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NarniaisAwesome

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Give some people cardboard and watch them soar...
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Dan Dassow, Champion

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ElM wrote:
Love that kind of nonsense, proof that you can make awesome mummies with toilet paper...
In college (a long time ago), I wrapped myself in computer printout paper for a Halloween mummy costume. The campus audio equipment store was giving away headphones to anyone showing up in costume.
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ElMo

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I was talking from experience, did that for a B-movie project, the toilet-paper man who'd appear if you said his name 5 times and half but only in a bathroom mirror... it sucks that the clip was lost, it was filmed with the little VHS tapes implanted in the camera, probably got lost somewhere among other relics from the early 2000s.
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Stephen Atwood

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rubyfruit76, Champion

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I'm looking forward to seeing this. It's been at my favorite theater in my city for a few weeks and, thankfully, still is. 
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Stephen Atwood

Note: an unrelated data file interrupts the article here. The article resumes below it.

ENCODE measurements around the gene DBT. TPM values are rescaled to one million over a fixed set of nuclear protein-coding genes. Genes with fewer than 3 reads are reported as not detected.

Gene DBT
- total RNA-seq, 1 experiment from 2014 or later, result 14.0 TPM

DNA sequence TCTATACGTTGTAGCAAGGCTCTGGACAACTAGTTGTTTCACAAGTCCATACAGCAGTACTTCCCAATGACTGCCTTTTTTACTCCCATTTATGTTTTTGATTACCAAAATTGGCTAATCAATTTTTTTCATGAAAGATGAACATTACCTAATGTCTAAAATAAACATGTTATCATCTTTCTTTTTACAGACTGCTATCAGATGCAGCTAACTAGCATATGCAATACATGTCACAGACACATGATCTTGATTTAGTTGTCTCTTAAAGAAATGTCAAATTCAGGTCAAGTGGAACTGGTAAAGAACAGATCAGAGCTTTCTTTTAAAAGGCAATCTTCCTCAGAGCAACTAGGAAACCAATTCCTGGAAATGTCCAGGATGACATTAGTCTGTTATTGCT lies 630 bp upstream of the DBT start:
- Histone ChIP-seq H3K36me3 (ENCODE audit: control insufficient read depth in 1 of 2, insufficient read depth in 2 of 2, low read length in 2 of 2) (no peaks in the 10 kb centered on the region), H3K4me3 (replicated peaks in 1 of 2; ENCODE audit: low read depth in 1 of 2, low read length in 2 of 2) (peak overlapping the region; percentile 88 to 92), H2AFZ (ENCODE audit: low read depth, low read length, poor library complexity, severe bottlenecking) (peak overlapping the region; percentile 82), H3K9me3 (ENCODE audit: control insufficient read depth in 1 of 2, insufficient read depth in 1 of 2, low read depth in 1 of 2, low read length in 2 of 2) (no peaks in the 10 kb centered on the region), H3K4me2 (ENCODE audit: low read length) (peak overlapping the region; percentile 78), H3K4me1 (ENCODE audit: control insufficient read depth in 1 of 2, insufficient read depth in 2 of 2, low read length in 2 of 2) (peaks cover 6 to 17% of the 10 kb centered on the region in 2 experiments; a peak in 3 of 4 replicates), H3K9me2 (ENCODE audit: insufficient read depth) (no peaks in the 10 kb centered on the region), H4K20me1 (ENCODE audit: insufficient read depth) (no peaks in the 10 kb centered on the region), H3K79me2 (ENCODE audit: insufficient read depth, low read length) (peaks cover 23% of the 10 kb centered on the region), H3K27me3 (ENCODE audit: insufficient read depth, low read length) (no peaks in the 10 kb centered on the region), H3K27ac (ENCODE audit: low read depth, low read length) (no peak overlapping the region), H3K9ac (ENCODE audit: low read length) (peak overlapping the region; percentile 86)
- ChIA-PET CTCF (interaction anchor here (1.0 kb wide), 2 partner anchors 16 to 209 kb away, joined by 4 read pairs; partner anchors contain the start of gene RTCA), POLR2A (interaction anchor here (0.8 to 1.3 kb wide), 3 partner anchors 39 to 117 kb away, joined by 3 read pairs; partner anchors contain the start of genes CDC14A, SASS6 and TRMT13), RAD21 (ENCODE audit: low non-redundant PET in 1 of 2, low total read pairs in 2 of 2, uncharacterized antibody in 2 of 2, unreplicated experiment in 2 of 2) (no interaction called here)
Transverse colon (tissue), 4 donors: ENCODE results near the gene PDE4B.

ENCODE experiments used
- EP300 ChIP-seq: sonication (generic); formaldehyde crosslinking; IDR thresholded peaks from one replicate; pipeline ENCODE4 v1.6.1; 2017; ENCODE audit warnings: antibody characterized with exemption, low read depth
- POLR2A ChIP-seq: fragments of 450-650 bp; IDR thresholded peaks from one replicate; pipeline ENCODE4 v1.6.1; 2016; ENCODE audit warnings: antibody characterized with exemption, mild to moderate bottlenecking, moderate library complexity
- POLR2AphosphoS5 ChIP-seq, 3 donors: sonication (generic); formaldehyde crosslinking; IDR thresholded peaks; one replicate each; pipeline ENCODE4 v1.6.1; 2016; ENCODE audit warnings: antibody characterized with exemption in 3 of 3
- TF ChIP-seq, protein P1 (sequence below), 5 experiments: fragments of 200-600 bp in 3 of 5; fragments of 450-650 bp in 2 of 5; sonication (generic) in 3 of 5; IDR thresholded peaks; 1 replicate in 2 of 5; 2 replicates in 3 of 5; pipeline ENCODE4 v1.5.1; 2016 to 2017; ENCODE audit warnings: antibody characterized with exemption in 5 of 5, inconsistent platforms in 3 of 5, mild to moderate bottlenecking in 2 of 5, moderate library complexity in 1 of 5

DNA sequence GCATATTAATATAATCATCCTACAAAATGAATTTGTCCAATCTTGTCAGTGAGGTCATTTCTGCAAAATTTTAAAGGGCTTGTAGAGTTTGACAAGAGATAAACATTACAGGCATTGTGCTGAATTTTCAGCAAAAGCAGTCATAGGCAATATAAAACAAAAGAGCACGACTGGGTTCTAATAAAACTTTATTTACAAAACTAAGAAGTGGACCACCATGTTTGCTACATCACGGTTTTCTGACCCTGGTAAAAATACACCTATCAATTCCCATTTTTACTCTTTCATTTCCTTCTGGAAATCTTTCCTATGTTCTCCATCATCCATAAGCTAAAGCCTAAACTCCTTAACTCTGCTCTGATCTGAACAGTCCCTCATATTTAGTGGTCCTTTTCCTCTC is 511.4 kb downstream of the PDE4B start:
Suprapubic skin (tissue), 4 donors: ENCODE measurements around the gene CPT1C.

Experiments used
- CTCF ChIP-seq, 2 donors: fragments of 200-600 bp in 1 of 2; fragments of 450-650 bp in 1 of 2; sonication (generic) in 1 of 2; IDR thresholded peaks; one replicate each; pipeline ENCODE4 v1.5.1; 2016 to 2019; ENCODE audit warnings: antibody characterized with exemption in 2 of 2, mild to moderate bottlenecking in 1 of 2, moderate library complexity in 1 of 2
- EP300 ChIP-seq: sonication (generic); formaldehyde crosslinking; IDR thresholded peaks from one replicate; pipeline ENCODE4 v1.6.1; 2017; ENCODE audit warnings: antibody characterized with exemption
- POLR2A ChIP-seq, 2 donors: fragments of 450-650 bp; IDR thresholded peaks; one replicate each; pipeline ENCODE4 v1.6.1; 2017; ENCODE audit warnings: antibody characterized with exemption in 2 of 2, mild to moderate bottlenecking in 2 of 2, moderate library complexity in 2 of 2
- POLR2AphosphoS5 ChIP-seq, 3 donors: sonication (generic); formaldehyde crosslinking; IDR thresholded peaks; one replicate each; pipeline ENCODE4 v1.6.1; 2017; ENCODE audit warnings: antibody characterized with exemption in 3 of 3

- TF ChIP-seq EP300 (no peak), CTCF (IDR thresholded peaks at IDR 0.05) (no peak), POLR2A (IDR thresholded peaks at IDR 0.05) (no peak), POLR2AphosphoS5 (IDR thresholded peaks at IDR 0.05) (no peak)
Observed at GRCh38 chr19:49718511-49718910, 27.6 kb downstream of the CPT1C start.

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Dark Phoenix (2019), 7/10. Being a bit generous here.
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NarniaisAwesome

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Stephen,
RiffTrax LIVE! Star Raiders was shown the other night, and will be again on the 11th.  Unfortunately, my theater doesn't get them :/ but maybe yours does!  Just thought you might want to know in case you didn't already!  :)
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Stephen Atwood

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Several of us were waiting in the theater Thurs when a theater attendee cam in to tell is that "show was cancelled" despite the fact that the preshow slideshow was playing.

They kicked 10 of us out of theater and gave us a free movie pass.

I later purchased a ticket for this Tuesday replay.
(Edited)
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NarniaisAwesome

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Oh my goodness that's terrible!!!  :O  I'm so glad you got the pass for next time!  When I saw RT Samurai Cop at the theater, during the short the video went out for a few seconds.  Short time, but enough to make me gasp, "Oh, come on!!!"  :D 
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joe siegel

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Ma 1/10
Ironically the last time I went to the movies I found what became my favorite movie of the year so far (Rocketman) and this time is one of the ones I consider the worst of what is 2019.
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Stephen Atwood

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The Dark Crystal (1982) on rewatch ... from 8/10 to 9/10.
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rubyfruit76, Champion